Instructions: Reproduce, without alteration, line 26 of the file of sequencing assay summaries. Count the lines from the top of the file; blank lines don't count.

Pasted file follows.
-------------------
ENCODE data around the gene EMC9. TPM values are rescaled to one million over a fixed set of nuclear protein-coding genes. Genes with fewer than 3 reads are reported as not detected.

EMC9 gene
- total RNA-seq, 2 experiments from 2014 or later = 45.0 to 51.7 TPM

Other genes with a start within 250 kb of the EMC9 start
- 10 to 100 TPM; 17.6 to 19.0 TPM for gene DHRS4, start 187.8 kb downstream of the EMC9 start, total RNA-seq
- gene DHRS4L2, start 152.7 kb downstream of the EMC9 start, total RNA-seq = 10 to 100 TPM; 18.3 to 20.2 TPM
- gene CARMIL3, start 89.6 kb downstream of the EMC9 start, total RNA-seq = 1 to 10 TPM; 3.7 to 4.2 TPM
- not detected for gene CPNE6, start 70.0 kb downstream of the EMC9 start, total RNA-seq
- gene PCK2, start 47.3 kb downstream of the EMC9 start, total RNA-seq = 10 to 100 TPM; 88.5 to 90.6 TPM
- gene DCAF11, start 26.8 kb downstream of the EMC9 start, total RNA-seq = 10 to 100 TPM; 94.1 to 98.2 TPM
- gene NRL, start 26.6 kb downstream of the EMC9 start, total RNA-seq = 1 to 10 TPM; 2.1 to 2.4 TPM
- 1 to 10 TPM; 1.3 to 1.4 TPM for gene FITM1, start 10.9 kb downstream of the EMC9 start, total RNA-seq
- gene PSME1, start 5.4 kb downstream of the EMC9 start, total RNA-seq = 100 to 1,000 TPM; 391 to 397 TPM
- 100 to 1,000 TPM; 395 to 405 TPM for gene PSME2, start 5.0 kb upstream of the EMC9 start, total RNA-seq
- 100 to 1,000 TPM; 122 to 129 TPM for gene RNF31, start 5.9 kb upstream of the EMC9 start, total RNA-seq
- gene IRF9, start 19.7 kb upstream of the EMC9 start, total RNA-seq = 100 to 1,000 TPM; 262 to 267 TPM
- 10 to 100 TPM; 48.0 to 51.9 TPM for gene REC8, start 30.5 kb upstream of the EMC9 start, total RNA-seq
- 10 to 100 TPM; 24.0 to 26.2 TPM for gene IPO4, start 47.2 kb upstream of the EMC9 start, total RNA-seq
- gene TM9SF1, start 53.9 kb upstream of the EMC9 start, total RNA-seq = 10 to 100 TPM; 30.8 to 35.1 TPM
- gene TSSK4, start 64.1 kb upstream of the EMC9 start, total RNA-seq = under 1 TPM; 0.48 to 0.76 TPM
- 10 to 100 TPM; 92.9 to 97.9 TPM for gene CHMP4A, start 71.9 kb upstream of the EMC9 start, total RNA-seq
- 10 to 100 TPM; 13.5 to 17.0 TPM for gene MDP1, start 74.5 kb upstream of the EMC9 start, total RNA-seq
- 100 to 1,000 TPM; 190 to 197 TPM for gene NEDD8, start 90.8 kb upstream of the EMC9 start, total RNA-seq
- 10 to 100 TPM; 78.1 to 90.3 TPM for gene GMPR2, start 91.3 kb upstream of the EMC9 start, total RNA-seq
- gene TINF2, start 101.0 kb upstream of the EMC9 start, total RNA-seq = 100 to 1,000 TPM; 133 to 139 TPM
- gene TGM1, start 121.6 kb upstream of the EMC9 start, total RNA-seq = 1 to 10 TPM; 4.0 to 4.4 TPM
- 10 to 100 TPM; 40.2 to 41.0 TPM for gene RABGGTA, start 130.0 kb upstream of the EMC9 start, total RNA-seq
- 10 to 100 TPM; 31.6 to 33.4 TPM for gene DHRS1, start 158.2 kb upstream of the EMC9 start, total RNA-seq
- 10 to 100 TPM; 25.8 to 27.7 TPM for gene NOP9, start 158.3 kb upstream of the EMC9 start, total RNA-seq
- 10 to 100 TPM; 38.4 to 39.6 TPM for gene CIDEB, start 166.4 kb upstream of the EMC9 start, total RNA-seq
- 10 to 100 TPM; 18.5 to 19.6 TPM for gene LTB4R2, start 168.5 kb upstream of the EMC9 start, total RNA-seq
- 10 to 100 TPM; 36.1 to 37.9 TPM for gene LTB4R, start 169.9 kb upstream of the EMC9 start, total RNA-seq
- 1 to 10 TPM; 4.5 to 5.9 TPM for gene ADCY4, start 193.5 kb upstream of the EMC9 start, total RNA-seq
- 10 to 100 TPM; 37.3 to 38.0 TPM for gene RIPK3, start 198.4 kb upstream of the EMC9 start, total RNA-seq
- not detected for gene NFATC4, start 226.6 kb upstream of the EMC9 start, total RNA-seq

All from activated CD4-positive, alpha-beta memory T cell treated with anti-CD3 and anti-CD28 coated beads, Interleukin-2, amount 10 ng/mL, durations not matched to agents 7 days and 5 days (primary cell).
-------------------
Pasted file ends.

- gene TGM1, start 121.6 kb upstream of the EMC9 start, total RNA-seq = 1 to 10 TPM; 4.0 to 4.4 TPM